Flipping Burgers Instead of Condos -- Ouch!
There's still more discussion regarding whether the Fed is (privately) targeting the housing bubble. If the Fed is truly concerned with the "average American", Boobus Americanus, and therefore the average affordability of housing, what does that portend for those real estate markets that are at the extreme of the housing bubble? I don't know (but I have a good idea). I'm just throwing it out there in the hopes that the 800 to 1000 weekly readers of this blog post a comment.
"The mighty Federal Reserve. It's more powerful than a ballooning housing market, able to stop inflation in a single bound. And, if it slips, if it uses its super powers unwisely, if it goes too far, it could push the economy into recession with just a nudge of its pinkie."
"While investors are growing impatient with the Fed's rate hikes, it's important to remember that at the start of this tightening program, rates were at a 45-year low. "It was like war time," Krosby said."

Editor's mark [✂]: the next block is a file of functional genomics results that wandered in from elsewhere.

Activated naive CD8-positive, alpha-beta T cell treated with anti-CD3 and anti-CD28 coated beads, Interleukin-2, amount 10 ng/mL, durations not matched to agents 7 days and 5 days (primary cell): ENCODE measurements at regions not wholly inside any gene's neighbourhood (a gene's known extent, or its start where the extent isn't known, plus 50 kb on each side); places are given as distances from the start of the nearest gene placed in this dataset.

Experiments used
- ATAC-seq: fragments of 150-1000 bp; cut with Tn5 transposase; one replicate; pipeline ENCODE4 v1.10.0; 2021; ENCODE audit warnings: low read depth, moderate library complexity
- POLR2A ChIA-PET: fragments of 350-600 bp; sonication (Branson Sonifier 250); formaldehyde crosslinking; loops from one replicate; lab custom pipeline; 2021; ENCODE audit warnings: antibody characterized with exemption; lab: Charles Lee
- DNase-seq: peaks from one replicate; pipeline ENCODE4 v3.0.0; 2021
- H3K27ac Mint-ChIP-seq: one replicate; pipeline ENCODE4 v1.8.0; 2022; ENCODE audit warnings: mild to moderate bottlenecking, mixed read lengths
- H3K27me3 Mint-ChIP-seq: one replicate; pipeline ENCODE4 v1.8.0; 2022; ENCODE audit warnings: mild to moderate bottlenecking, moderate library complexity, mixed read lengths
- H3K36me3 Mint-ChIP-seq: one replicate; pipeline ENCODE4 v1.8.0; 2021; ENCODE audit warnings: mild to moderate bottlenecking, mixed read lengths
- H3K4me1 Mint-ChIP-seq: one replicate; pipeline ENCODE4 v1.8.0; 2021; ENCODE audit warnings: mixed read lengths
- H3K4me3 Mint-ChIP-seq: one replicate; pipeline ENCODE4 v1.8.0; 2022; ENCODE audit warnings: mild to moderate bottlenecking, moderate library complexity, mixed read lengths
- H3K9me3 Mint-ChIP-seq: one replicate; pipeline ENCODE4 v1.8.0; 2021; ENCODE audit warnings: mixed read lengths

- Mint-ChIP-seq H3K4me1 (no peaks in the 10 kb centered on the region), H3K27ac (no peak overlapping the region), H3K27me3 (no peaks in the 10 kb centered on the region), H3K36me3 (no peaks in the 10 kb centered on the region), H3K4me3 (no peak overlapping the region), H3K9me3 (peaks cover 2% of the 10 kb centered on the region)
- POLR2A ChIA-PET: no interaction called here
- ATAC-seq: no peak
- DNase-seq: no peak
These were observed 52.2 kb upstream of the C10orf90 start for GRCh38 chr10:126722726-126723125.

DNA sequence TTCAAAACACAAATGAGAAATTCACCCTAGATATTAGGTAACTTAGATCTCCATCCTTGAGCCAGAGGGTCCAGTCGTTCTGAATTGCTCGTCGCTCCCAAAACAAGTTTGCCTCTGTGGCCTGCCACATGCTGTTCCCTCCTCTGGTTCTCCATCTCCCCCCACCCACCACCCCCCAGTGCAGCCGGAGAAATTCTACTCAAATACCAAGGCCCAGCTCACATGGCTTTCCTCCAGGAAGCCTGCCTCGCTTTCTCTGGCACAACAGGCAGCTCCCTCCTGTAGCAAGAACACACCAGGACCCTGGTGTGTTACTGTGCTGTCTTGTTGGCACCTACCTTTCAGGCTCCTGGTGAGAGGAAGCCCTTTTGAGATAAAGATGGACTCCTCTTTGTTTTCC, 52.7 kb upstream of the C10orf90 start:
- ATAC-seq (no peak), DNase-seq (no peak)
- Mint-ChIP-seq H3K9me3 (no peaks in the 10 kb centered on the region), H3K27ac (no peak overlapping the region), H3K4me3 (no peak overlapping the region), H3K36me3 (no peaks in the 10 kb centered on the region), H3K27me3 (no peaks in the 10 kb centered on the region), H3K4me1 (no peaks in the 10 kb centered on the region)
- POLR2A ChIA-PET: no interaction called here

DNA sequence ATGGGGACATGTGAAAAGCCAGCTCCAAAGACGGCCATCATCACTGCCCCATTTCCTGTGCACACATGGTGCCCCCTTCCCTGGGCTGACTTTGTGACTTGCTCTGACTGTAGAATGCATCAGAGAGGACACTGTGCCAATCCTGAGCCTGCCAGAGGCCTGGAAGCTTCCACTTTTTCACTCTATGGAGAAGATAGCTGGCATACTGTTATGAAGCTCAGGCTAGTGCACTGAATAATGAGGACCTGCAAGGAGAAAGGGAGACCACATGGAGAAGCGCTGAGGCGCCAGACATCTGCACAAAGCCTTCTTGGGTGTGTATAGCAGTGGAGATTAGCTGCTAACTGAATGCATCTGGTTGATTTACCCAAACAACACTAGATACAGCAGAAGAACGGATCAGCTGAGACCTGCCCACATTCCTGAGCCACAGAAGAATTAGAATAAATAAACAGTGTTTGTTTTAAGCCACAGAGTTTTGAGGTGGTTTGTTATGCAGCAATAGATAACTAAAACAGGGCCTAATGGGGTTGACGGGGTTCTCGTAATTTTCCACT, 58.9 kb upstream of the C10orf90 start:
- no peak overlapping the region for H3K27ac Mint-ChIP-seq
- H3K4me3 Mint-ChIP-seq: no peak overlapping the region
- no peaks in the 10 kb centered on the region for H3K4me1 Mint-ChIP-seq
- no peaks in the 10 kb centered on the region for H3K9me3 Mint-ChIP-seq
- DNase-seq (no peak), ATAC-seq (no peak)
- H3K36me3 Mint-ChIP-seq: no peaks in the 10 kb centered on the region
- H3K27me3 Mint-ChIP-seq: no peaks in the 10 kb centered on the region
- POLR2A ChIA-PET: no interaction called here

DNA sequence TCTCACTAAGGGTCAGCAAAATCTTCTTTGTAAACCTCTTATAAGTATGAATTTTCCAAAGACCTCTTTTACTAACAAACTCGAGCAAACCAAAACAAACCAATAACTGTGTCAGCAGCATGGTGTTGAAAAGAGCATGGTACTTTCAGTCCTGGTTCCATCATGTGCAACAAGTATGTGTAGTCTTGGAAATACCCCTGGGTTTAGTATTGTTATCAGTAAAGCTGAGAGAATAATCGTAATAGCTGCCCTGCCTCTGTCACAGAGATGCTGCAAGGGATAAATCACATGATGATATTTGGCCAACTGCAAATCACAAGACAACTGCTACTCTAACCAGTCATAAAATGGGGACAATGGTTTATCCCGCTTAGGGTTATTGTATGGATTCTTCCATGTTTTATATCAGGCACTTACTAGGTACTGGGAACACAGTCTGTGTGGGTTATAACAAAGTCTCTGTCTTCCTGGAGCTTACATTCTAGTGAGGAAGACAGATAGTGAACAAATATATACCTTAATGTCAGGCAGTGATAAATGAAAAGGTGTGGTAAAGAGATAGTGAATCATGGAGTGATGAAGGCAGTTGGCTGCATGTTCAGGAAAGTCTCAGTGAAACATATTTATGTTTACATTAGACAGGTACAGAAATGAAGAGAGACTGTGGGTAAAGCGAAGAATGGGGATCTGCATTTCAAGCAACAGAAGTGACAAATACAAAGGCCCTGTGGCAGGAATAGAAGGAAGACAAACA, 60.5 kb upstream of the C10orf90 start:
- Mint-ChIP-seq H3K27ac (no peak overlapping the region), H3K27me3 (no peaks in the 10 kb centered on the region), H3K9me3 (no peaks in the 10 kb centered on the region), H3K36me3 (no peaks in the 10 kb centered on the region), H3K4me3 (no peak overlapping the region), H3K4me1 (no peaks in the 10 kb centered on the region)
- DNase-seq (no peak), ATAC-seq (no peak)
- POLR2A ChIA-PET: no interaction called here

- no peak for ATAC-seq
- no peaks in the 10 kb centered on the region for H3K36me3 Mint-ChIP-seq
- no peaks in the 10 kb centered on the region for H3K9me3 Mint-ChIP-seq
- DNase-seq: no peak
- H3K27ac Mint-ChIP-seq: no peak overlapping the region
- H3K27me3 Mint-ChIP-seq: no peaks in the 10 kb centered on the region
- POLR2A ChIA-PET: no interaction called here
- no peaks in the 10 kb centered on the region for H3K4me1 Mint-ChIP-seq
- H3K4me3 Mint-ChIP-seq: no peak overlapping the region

"Citigroup's chief global equity strategist, Ajay Singh Kapur, quotes a market adage, 'Economies don't die of old age, they are always murdered by the central bank.' Eight of the last 12 recessions were preceded by Fed rate hikes, he said, a figure that is mentioned and repeated often by the 'all-powerful Fed' school of Wall Street strategists these days."
"This is nonsense, said Sandy Lincoln. There are factors that are far beyond the Fed's control, Lincoln said, such as the introduction of the euro, the globalization of the economy and the current sharp increases in commodities prices."
"What the Fed is trying to do is take the air out of the housing bubble, slow down the larger economy and see employment edge slightly lower."
""The key is a slowdown, not a crash," she said. Still, when the Fed has finished, people will get hurt, she said."
"Speculators could be in particular trouble. "The more leveraged you are, the more vulnerable you are to losing," she said. "Instead of flipping condos, you could be flipping burgers -- and I don't think the Fed cares. What the Fed cares about is the average American.""